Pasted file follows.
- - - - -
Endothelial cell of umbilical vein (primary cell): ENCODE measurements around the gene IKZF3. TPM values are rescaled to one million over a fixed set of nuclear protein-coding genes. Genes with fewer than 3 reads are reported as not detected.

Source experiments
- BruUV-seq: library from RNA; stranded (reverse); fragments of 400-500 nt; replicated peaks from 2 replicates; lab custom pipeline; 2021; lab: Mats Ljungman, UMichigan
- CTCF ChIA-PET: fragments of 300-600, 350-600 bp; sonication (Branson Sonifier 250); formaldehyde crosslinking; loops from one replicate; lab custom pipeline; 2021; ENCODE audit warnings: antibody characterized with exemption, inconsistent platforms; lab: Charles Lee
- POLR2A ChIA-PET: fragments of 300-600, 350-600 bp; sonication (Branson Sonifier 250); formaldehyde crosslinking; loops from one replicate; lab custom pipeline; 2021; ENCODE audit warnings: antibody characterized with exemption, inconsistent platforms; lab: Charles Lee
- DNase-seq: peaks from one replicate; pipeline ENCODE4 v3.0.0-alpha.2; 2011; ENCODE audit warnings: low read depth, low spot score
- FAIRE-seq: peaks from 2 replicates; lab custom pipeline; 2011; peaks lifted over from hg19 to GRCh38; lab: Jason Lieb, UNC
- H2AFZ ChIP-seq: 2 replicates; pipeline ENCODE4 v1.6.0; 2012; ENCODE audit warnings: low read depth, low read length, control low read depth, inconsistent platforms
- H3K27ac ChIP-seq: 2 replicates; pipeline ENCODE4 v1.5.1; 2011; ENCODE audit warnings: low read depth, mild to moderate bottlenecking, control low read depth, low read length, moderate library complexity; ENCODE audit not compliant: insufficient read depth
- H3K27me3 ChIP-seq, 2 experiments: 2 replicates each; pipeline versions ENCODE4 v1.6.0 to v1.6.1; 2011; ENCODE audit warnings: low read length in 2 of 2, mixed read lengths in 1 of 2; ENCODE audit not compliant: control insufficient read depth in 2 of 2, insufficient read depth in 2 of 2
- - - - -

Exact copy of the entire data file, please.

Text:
Endothelial cell of umbilical vein (primary cell): ENCODE measurements around the gene IKZF3. TPM values are rescaled to one million over a fixed set of nuclear protein-coding genes. Genes with fewer than 3 reads are reported as not detected.

Source experiments
- BruUV-seq: library from RNA; stranded (reverse); fragments of 400-500 nt; replicated peaks from 2 replicates; lab custom pipeline; 2021; lab: Mats Ljungman, UMichigan
- CTCF ChIA-PET: fragments of 300-600, 350-600 bp; sonication (Branson Sonifier 250); formaldehyde crosslinking; loops from one replicate; lab custom pipeline; 2021; ENCODE audit warnings: antibody characterized with exemption, inconsistent platforms; lab: Charles Lee
- POLR2A ChIA-PET: fragments of 300-600, 350-600 bp; sonication (Branson Sonifier 250); formaldehyde crosslinking; loops from one replicate; lab custom pipeline; 2021; ENCODE audit warnings: antibody characterized with exemption, inconsistent platforms; lab: Charles Lee
- DNase-seq: peaks from one replicate; pipeline ENCODE4 v3.0.0-alpha.2; 2011; ENCODE audit warnings: low read depth, low spot score
- FAIRE-seq: peaks from 2 replicates; lab custom pipeline; 2011; peaks lifted over from hg19 to GRCh38; lab: Jason Lieb, UNC
- H2AFZ ChIP-seq: 2 replicates; pipeline ENCODE4 v1.6.0; 2012; ENCODE audit warnings: low read depth, low read length, control low read depth, inconsistent platforms
- H3K27ac ChIP-seq: 2 replicates; pipeline ENCODE4 v1.5.1; 2011; ENCODE audit warnings: low read depth, mild to moderate bottlenecking, control low read depth, low read length, moderate library complexity; ENCODE audit not compliant: insufficient read depth
- H3K27me3 ChIP-seq, 2 experiments: 2 replicates each; pipeline versions ENCODE4 v1.6.0 to v1.6.1; 2011; ENCODE audit warnings: low read length in 2 of 2, mixed read lengths in 1 of 2; ENCODE audit not compliant: control insufficient read depth in 2 of 2, insufficient read depth in 2 of 2